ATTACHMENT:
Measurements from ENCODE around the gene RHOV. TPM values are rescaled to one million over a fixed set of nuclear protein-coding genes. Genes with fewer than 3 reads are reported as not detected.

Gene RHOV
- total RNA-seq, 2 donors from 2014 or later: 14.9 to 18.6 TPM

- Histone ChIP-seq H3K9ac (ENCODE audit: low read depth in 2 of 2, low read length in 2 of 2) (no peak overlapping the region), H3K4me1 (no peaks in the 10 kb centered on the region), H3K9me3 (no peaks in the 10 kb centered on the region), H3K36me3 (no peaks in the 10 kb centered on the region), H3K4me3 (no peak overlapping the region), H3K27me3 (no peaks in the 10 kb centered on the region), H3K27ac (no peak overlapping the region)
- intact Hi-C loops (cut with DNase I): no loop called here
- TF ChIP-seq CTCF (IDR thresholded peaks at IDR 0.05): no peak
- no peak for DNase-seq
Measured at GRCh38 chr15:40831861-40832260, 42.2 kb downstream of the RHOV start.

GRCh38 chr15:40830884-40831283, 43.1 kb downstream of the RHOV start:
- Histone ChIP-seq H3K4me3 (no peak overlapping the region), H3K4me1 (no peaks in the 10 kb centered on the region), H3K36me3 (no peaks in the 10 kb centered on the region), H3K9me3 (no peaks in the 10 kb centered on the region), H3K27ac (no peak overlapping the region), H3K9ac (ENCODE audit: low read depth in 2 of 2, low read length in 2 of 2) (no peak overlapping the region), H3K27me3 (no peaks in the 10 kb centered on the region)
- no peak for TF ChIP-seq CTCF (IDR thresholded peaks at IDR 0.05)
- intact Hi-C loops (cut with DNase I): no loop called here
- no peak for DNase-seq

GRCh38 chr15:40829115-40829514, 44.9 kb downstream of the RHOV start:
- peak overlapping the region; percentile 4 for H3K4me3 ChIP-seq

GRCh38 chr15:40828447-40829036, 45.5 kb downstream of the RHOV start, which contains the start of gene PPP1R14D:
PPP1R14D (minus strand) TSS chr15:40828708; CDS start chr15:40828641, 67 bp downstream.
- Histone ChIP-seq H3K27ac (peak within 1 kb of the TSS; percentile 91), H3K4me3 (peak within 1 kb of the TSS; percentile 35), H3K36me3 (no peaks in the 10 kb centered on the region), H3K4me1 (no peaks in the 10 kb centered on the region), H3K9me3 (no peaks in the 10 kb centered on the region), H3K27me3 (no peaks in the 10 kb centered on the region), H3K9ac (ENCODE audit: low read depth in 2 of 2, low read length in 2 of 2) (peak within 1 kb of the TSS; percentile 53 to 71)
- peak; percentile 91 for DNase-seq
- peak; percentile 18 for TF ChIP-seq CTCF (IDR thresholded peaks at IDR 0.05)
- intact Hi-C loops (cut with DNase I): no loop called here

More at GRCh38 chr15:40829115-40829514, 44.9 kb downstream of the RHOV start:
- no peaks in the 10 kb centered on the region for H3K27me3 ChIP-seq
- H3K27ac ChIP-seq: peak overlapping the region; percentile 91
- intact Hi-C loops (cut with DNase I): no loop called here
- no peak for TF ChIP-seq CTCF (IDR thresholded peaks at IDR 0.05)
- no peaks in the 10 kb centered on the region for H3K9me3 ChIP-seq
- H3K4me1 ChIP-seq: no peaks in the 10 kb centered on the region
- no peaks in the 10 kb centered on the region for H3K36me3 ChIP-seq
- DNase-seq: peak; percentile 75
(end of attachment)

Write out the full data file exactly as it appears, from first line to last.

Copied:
Measurements from ENCODE around the gene RHOV. TPM values are rescaled to one million over a fixed set of nuclear protein-coding genes. Genes with fewer than 3 reads are reported as not detected.

Gene RHOV
- total RNA-seq, 2 donors from 2014 or later: 14.9 to 18.6 TPM

- Histone ChIP-seq H3K9ac (ENCODE audit: low read depth in 2 of 2, low read length in 2 of 2) (no peak overlapping the region), H3K4me1 (no peaks in the 10 kb centered on the region), H3K9me3 (no peaks in the 10 kb centered on the region), H3K36me3 (no peaks in the 10 kb centered on the region), H3K4me3 (no peak overlapping the region), H3K27me3 (no peaks in the 10 kb centered on the region), H3K27ac (no peak overlapping the region)
- intact Hi-C loops (cut with DNase I): no loop called here
- TF ChIP-seq CTCF (IDR thresholded peaks at IDR 0.05): no peak
- no peak for DNase-seq
Measured at GRCh38 chr15:40831861-40832260, 42.2 kb downstream of the RHOV start.

GRCh38 chr15:40830884-40831283, 43.1 kb downstream of the RHOV start:
- Histone ChIP-seq H3K4me3 (no peak overlapping the region), H3K4me1 (no peaks in the 10 kb centered on the region), H3K36me3 (no peaks in the 10 kb centered on the region), H3K9me3 (no peaks in the 10 kb centered on the region), H3K27ac (no peak overlapping the region), H3K9ac (ENCODE audit: low read depth in 2 of 2, low read length in 2 of 2) (no peak overlapping the region), H3K27me3 (no peaks in the 10 kb centered on the region)
- no peak for TF ChIP-seq CTCF (IDR thresholded peaks at IDR 0.05)
- intact Hi-C loops (cut with DNase I): no loop called here
- no peak for DNase-seq

GRCh38 chr15:40829115-40829514, 44.9 kb downstream of the RHOV start:
- peak overlapping the region; percentile 4 for H3K4me3 ChIP-seq

GRCh38 chr15:40828447-40829036, 45.5 kb downstream of the RHOV start, which contains the start of gene PPP1R14D:
PPP1R14D (minus strand) TSS chr15:40828708; CDS start chr15:40828641, 67 bp downstream.
- Histone ChIP-seq H3K27ac (peak within 1 kb of the TSS; percentile 91), H3K4me3 (peak within 1 kb of the TSS; percentile 35), H3K36me3 (no peaks in the 10 kb centered on the region), H3K4me1 (no peaks in the 10 kb centered on the region), H3K9me3 (no peaks in the 10 kb centered on the region), H3K27me3 (no peaks in the 10 kb centered on the region), H3K9ac (ENCODE audit: low read depth in 2 of 2, low read length in 2 of 2) (peak within 1 kb of the TSS; percentile 53 to 71)
- peak; percentile 91 for DNase-seq
- peak; percentile 18 for TF ChIP-seq CTCF (IDR thresholded peaks at IDR 0.05)
- intact Hi-C loops (cut with DNase I): no loop called here

More at GRCh38 chr15:40829115-40829514, 44.9 kb downstream of the RHOV start:
- no peaks in the 10 kb centered on the region for H3K27me3 ChIP-seq
- H3K27ac ChIP-seq: peak overlapping the region; percentile 91
- intact Hi-C loops (cut with DNase I): no loop called here
- no peak for TF ChIP-seq CTCF (IDR thresholded peaks at IDR 0.05)
- no peaks in the 10 kb centered on the region for H3K9me3 ChIP-seq
- H3K4me1 ChIP-seq: no peaks in the 10 kb centered on the region
- no peaks in the 10 kb centered on the region for H3K36me3 ChIP-seq
- DNase-seq: peak; percentile 75